“Members at the special meeting voiced frustration, saying we did not make a compelling case for charter change. We, too, are frustrated that we were unable to communicate our views effectively and in the open manner we would have preferred because of the regulatory process and the related rules that govern how credit unions can communicate about charter change with their members,” said Kamm.
“We recognize our members’ strong commitment to the credit union industry, and we dedicate ourselves to working within the credit union charter to ensure that Tech CU continues to perform safely, securely and successfully in the future,” added Brenzel. “Our members have spoken, and we look forward to the future as we remain a very successful credit union.”
Although it seems clear that Technology Credit Union will remain a credit union, it is unclear that the matter will end with the credit union announcement.
Technology’s attempt to change its charter ushered in some firsts in the charter change process. This was the first time that members utilized an NCUA regulation that required the credit union facilitate their communication with other members about the conversion, and it also marked the first time such email contained tracking software added by the credit union. The NCUA has not yet indicated whether this practice conforms with its regulations, and the agency may still want to amend its regulations further to address that. In addition, litigation stemming in part from the addition of that tracking software has also not yet been resolved.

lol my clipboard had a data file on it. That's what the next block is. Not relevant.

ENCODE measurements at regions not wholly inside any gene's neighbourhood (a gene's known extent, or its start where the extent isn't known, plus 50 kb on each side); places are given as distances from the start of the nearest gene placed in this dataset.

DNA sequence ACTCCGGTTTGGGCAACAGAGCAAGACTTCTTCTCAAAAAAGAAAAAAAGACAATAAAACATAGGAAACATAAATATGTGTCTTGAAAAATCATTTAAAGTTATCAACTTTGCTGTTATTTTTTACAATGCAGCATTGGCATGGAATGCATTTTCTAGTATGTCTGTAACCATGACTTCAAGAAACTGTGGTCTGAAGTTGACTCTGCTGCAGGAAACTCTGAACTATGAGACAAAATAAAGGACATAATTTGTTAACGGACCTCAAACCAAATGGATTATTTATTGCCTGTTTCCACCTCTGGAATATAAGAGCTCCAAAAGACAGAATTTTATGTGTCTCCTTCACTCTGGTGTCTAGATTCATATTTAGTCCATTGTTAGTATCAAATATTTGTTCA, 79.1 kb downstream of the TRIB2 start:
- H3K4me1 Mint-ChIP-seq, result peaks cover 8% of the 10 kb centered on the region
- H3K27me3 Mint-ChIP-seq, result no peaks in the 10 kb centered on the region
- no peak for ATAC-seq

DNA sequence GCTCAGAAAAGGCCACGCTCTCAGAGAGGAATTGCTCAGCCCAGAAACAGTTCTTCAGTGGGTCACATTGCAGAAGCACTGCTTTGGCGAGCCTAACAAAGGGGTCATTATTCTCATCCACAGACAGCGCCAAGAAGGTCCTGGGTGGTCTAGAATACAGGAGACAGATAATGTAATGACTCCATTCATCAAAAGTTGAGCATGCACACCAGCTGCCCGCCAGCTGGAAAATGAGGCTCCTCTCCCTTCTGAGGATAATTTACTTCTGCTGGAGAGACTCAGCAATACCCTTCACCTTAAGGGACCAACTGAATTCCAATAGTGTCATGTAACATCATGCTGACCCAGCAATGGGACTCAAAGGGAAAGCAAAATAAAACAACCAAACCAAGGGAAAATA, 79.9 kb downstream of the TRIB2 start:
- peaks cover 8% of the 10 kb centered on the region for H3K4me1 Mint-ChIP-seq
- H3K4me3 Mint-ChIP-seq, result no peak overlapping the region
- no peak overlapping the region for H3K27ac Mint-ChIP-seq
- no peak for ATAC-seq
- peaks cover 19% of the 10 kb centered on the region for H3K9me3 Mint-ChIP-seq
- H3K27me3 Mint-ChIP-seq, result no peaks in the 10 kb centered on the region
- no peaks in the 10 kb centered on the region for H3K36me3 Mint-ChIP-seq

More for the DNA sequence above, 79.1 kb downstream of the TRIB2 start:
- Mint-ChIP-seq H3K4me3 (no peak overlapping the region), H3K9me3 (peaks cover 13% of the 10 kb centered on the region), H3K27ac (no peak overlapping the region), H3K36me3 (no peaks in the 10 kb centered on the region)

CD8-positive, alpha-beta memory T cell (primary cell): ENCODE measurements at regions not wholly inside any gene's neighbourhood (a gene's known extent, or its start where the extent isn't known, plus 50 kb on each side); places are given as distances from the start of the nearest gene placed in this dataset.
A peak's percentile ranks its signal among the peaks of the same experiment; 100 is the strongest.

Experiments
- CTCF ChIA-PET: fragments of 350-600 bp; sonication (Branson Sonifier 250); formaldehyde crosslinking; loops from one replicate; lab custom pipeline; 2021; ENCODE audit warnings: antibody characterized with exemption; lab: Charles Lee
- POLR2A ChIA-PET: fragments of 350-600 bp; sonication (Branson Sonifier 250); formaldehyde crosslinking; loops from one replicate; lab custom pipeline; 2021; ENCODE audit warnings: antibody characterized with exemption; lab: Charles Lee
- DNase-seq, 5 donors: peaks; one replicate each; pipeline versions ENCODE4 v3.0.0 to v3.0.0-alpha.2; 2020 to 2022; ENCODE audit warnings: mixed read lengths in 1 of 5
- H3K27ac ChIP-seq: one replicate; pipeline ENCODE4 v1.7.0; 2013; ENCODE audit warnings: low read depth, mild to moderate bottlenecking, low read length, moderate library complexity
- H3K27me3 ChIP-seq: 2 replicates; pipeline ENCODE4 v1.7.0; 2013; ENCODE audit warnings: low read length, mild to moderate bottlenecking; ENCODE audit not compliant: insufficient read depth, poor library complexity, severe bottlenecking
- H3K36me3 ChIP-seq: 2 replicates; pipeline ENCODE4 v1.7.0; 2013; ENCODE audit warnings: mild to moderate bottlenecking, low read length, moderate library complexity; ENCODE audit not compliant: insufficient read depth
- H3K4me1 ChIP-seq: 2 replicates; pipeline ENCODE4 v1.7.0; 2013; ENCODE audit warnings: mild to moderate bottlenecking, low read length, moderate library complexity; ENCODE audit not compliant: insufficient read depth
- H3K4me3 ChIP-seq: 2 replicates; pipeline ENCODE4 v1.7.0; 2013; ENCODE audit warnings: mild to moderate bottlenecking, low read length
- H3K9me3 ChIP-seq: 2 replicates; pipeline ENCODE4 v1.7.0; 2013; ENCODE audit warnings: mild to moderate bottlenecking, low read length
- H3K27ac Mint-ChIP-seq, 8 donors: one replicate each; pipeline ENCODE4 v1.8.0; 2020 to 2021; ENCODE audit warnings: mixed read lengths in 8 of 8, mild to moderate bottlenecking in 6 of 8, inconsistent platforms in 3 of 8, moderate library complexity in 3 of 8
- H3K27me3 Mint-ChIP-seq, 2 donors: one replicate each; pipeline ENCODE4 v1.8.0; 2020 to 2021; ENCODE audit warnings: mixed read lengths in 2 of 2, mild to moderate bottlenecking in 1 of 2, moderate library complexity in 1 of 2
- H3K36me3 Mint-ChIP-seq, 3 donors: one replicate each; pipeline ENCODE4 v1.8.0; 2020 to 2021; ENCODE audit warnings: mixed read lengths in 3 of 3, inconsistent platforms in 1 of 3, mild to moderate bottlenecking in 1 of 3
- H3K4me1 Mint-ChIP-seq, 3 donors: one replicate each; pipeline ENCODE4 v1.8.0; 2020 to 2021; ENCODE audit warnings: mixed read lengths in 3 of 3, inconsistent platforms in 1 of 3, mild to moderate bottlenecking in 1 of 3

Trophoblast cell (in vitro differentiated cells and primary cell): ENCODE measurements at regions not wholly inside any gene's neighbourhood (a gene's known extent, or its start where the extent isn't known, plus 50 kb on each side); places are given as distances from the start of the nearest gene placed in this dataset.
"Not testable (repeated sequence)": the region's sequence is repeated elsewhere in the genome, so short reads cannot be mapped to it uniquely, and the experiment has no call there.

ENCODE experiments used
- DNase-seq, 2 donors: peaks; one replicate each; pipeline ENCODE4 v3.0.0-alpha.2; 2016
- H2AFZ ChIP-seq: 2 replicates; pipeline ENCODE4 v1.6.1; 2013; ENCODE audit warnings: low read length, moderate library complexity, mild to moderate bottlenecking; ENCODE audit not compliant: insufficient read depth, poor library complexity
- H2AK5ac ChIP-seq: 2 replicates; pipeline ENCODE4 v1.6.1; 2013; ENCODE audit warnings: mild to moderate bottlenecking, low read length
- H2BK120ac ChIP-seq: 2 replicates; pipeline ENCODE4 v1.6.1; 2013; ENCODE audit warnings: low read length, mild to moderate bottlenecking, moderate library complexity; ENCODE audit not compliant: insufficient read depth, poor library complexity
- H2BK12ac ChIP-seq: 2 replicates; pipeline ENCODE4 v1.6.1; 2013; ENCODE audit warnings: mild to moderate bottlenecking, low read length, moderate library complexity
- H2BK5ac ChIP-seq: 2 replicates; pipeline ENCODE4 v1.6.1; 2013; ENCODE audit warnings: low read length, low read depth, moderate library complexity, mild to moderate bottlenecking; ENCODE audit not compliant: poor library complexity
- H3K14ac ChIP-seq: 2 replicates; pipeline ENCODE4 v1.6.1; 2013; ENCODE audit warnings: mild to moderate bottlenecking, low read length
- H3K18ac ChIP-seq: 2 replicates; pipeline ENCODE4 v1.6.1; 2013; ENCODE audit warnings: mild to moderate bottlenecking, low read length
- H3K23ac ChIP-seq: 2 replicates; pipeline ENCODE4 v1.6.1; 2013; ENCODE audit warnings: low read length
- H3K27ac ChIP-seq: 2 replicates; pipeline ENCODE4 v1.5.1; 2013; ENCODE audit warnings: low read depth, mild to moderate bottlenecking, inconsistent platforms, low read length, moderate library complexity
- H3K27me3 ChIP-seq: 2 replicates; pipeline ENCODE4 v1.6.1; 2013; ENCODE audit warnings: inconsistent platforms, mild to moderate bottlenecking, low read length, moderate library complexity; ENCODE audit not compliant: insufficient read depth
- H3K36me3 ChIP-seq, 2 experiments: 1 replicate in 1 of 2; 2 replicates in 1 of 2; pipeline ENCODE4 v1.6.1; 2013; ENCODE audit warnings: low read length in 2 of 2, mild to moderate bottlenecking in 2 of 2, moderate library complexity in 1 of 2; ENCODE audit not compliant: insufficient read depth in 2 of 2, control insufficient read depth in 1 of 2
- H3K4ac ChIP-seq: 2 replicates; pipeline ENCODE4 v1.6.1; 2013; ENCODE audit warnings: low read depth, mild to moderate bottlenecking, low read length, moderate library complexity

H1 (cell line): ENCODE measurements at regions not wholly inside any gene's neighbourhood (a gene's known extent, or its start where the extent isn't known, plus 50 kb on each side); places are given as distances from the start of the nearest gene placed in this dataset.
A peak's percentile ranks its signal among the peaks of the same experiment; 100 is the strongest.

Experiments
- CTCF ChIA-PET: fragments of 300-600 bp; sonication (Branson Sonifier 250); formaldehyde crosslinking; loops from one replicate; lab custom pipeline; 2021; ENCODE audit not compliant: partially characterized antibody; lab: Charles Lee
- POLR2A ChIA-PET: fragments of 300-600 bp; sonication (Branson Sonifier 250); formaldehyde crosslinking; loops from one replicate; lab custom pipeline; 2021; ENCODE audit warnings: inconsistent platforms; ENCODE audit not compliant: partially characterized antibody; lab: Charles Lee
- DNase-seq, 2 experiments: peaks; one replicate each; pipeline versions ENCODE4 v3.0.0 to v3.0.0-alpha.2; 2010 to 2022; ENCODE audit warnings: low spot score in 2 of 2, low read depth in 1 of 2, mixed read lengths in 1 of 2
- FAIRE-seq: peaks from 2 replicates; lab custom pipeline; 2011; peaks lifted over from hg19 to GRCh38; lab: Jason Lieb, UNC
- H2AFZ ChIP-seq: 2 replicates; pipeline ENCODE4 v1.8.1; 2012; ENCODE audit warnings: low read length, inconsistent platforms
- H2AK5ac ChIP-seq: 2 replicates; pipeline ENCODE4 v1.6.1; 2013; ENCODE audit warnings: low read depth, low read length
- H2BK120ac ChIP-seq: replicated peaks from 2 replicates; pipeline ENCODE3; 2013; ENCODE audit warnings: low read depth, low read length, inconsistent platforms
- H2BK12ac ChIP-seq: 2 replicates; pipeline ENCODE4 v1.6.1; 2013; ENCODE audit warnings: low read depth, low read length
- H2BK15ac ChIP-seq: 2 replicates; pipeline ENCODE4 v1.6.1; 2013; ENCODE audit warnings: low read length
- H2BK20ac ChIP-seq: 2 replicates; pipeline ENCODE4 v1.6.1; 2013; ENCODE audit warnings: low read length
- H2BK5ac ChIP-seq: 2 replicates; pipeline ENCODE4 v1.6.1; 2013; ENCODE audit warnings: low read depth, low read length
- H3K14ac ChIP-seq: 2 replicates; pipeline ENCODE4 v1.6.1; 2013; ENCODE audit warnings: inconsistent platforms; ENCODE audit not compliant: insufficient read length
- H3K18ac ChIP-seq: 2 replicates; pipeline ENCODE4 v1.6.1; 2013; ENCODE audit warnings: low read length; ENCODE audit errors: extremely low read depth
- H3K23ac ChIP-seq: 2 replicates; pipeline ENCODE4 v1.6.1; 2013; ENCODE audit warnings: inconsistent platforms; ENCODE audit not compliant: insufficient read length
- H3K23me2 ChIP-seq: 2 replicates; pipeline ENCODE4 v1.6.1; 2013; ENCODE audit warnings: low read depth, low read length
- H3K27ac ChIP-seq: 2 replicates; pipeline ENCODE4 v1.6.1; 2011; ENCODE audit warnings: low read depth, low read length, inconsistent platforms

In addition, as in many other similar charter battles, there are signs the credit union may face a significant leadership fight.
Rodriguez said the Save TCU group has launched a survey on its Facebook page to ask members how they felt about the board and whether to recall its members. Questions on the survey include whether the reader would sign a petition to recall the board, how many ballots they received and whether they would be willing to ask for signatures outside Tech CU branches.
Fourteen people identifying themselves as members commented on the board recall question on the Facebook page, as of the morning of Sept. 22 and the comments showed a variety of opinion.
Steve Baker wrote, “The board and the CEO need to be replaced by a team that wants to work for a credit union. Clearly, this team does not understand its customers and what their customers want, otherwise the vote would not have been overwhelming against their recommendation. Their interests are not aligned with their members interests. We need a board and a CEO that will work for us and with us and not waste almost $2M of our money on a boondoggle. The honorable thing would be for the board and the CEO to resign. The time is now for a leadership change.”
But Paul Deaton wanted to give the board members more time to prove their worth. “I think we should give the existing board six months. If we don’t see a better performance for the buck, then to quote a favorite actor of mine...hang ’em high.”
Technology Credit Union declined a request for an interview to discuss the next steps the credit union might take in the wake of the charter change effort.
Technology first announced it was considering a charter change in October of last year.